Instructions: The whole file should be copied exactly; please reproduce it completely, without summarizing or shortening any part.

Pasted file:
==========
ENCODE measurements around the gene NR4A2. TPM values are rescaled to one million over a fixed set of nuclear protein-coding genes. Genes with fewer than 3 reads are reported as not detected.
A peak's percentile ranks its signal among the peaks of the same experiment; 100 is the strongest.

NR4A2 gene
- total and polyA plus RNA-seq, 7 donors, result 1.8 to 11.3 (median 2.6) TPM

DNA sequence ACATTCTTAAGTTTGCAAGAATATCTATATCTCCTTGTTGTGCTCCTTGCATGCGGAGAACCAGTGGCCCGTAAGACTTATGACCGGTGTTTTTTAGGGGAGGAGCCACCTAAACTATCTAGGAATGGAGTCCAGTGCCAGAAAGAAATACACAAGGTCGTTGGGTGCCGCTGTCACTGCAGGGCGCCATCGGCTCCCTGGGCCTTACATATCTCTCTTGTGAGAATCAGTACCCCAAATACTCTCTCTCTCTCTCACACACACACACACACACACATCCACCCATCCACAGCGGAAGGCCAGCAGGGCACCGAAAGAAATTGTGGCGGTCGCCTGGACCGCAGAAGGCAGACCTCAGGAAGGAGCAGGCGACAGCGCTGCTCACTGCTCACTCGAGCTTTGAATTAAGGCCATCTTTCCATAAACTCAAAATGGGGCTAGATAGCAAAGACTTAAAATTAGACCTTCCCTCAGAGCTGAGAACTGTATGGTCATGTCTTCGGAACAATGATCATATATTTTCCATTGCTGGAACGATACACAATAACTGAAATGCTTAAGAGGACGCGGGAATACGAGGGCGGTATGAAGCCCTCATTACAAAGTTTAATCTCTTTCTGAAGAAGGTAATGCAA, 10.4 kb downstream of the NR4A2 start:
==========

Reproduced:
ENCODE measurements around the gene NR4A2. TPM values are rescaled to one million over a fixed set of nuclear protein-coding genes. Genes with fewer than 3 reads are reported as not detected.
A peak's percentile ranks its signal among the peaks of the same experiment; 100 is the strongest.

NR4A2 gene
- total and polyA plus RNA-seq, 7 donors, result 1.8 to 11.3 (median 2.6) TPM

DNA sequence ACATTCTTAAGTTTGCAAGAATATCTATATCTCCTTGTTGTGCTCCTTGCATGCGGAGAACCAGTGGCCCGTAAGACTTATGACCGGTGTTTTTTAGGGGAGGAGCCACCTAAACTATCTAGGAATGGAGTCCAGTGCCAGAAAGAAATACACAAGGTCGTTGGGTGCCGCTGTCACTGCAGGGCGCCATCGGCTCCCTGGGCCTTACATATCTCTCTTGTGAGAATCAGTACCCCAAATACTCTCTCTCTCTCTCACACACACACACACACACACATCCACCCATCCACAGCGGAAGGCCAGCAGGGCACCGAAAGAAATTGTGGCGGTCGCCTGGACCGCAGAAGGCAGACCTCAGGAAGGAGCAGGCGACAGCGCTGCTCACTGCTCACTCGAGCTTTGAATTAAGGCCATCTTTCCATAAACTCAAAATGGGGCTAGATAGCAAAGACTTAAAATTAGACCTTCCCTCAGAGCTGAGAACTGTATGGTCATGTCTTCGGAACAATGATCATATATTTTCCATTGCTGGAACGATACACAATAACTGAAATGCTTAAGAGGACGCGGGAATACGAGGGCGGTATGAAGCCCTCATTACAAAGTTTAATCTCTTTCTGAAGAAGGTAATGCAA, 10.4 kb downstream of the NR4A2 start: